12 Introduction: Henry James Henry James is one of America’s first truly great novelists; seems to have “perfected” the realist novel and made it popular, yet maintained its sophistication and complexity. Known for psychological realism Point of view, unreliable narrators, etc. Cosmopolitanism: Loved European history and culture and thought it was a shame that America didn’t share that depth of history/culture. American innocence is juxtaposed with European sophistication (New World & Old World) Some consider him to be detached and fatalistic (we can’t control what happens because certain things are inevitable) Was an expatriate—lived in England and became a naturalized citizen there. When Daisy Miller was published, he found that people divided themselves into “Millerites” and “Anti-Millerites”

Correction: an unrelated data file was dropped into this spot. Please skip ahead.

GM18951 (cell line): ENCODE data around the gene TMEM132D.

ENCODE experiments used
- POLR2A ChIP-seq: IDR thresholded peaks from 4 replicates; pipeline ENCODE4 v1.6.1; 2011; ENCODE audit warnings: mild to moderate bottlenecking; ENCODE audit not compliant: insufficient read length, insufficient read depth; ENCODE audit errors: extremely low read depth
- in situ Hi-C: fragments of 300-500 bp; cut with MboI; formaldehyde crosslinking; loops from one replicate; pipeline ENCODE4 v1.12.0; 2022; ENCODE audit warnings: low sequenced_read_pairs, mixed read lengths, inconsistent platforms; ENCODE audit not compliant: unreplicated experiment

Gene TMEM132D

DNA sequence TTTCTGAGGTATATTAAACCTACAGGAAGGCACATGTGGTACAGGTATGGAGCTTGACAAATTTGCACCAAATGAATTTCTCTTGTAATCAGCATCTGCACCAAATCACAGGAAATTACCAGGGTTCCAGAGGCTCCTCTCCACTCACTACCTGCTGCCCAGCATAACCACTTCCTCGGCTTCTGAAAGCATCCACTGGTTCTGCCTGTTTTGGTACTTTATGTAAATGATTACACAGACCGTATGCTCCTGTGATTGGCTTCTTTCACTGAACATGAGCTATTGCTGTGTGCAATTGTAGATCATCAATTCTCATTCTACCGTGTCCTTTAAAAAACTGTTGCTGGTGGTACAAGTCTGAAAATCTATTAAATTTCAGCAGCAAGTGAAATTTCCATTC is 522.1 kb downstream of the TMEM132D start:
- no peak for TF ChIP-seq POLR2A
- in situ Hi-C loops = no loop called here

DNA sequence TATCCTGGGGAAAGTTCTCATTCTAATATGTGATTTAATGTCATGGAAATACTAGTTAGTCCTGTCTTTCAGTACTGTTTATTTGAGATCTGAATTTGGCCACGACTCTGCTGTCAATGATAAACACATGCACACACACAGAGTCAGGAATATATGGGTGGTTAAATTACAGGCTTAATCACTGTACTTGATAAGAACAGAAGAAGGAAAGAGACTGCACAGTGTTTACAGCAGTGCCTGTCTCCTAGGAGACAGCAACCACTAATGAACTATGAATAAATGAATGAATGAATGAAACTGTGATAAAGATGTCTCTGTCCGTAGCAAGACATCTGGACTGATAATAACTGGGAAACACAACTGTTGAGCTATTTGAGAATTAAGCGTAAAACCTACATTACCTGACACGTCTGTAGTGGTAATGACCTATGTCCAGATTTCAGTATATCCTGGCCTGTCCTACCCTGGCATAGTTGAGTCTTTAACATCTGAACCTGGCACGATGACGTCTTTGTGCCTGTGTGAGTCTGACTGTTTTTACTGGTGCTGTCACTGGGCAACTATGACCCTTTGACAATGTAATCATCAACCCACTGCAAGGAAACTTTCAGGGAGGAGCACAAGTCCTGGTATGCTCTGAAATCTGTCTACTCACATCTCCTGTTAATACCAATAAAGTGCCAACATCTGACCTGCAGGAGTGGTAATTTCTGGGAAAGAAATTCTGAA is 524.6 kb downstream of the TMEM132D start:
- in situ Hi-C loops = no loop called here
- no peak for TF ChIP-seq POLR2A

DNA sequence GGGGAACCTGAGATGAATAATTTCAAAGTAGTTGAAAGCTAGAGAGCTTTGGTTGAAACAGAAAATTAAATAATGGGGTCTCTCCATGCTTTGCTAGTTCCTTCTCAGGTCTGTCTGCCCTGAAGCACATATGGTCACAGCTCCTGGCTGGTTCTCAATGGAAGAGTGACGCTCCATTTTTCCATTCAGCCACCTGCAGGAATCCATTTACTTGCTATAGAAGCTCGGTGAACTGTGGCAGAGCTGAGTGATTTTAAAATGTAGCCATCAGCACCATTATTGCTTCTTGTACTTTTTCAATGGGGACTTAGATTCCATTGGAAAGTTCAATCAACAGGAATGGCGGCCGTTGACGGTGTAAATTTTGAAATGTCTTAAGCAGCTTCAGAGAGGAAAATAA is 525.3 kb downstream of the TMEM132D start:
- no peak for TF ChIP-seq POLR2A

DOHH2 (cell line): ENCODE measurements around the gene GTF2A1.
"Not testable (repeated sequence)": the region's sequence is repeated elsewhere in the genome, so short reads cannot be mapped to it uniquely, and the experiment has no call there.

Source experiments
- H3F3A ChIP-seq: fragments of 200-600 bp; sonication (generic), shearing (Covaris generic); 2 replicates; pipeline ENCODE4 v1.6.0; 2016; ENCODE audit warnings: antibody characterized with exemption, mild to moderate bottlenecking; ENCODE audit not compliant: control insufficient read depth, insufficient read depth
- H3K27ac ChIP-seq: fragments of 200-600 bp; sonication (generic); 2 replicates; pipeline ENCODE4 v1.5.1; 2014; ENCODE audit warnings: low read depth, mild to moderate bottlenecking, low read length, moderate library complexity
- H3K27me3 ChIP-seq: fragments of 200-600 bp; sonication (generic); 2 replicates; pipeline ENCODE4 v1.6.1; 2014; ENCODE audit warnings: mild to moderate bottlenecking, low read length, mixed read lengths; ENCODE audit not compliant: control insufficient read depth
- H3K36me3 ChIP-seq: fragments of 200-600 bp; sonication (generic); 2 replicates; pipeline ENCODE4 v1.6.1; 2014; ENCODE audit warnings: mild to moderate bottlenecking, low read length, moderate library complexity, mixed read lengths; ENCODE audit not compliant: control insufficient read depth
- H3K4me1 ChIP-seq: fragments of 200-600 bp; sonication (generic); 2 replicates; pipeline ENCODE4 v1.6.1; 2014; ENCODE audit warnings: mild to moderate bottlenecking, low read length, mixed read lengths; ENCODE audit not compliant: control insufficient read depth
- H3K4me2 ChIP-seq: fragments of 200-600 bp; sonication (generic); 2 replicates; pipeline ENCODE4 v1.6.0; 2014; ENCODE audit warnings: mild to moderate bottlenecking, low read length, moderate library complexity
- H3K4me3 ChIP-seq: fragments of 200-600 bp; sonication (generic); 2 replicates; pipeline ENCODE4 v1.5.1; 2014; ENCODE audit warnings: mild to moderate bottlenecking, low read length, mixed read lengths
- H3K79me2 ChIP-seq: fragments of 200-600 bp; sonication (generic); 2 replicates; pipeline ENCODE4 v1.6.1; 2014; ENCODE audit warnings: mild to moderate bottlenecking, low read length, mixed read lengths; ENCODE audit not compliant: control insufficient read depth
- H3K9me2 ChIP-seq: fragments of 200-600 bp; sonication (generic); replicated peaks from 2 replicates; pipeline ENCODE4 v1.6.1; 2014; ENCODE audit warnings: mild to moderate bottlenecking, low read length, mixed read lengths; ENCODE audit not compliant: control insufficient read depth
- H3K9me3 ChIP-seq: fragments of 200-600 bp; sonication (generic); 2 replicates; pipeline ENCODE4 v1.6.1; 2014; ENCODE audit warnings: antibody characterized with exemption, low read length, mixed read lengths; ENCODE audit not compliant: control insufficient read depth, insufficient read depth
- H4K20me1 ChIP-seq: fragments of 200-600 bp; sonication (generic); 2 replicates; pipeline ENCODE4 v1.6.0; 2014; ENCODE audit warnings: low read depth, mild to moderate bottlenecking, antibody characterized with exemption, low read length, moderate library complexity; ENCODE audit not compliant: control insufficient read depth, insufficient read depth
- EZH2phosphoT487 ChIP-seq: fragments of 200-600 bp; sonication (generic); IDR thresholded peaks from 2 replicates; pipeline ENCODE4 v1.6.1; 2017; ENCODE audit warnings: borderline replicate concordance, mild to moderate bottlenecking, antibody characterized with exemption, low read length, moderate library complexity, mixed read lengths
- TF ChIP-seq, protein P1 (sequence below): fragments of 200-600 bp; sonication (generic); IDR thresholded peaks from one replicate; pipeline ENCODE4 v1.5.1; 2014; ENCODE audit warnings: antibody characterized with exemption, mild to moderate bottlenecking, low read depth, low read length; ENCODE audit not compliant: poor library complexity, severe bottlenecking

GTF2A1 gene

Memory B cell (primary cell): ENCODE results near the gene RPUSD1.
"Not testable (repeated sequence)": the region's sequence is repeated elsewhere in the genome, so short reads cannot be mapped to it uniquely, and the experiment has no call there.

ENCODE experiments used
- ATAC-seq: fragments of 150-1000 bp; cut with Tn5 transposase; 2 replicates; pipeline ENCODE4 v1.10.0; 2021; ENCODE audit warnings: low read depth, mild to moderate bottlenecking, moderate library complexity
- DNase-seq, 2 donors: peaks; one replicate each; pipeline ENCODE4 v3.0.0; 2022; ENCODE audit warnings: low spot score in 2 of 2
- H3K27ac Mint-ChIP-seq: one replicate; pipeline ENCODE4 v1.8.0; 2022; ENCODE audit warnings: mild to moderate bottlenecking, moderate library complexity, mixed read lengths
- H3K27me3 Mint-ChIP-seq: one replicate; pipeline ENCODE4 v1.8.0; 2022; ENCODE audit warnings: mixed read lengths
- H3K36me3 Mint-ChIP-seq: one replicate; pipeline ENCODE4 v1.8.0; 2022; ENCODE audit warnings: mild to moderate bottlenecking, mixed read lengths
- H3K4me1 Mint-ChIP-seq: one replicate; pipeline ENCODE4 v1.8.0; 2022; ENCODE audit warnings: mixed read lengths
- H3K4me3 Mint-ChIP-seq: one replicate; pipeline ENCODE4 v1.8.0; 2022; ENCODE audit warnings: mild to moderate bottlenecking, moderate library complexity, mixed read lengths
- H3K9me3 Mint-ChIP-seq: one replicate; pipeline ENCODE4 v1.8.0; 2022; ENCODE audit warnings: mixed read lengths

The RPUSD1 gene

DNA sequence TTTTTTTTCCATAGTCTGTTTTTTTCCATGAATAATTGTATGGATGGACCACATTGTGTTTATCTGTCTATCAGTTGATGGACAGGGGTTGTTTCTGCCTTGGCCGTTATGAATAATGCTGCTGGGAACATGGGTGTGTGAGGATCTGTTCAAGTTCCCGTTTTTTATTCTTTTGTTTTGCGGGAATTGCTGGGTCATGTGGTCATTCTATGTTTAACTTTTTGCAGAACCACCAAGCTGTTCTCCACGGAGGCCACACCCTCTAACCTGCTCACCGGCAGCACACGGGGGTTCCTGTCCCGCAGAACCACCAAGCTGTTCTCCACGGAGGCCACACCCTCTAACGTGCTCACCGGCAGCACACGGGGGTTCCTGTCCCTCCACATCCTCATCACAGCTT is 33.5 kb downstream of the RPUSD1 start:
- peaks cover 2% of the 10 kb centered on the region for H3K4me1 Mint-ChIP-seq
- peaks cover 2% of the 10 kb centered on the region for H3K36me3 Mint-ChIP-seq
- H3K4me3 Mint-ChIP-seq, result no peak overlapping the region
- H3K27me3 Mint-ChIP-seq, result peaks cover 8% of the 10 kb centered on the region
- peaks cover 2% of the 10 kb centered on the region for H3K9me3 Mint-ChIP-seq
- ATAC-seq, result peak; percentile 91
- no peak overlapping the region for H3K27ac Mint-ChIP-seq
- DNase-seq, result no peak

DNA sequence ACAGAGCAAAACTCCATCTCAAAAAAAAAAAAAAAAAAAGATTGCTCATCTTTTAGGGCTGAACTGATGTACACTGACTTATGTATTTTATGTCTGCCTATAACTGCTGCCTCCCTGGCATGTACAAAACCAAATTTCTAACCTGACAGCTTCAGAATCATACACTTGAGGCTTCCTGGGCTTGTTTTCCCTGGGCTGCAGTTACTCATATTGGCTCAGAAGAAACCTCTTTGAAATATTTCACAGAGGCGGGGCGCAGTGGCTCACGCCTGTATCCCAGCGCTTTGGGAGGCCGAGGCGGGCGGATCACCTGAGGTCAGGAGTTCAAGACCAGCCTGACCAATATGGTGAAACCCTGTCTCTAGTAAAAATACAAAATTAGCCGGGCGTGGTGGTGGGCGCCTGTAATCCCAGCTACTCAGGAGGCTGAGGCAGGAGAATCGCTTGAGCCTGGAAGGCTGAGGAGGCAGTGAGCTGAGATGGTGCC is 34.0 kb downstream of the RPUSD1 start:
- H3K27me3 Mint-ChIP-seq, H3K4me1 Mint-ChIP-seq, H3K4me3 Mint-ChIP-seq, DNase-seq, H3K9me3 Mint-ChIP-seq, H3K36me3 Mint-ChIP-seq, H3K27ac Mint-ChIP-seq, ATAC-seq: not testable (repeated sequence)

13 Some considerations of Daisy Miller “The way [Daisy] is perceived by the elite society that establishes her as a young woman belonging to a relatively lower, more ‘common’ class […] In the same way that the expatriate author views his native land—especially the characteristically American ‘world down-town’—with a mingled sense of curiosity and trepidation, Winterbourne observes in Daisy a spectacle both captivating and disturbing” Dennis Pahl “Daisy Miller: A Study” figures forth in Daisy the androgynous body constructed in popular nineteenth-century accounts of adolescence. If, as Frederick Winterbourne sees it, Daisy Miller oscillates between masculine and feminine identifications, she also oscillates between American and alien, savage and citizen, parvenu and natural aristocrat” Lynn Wardley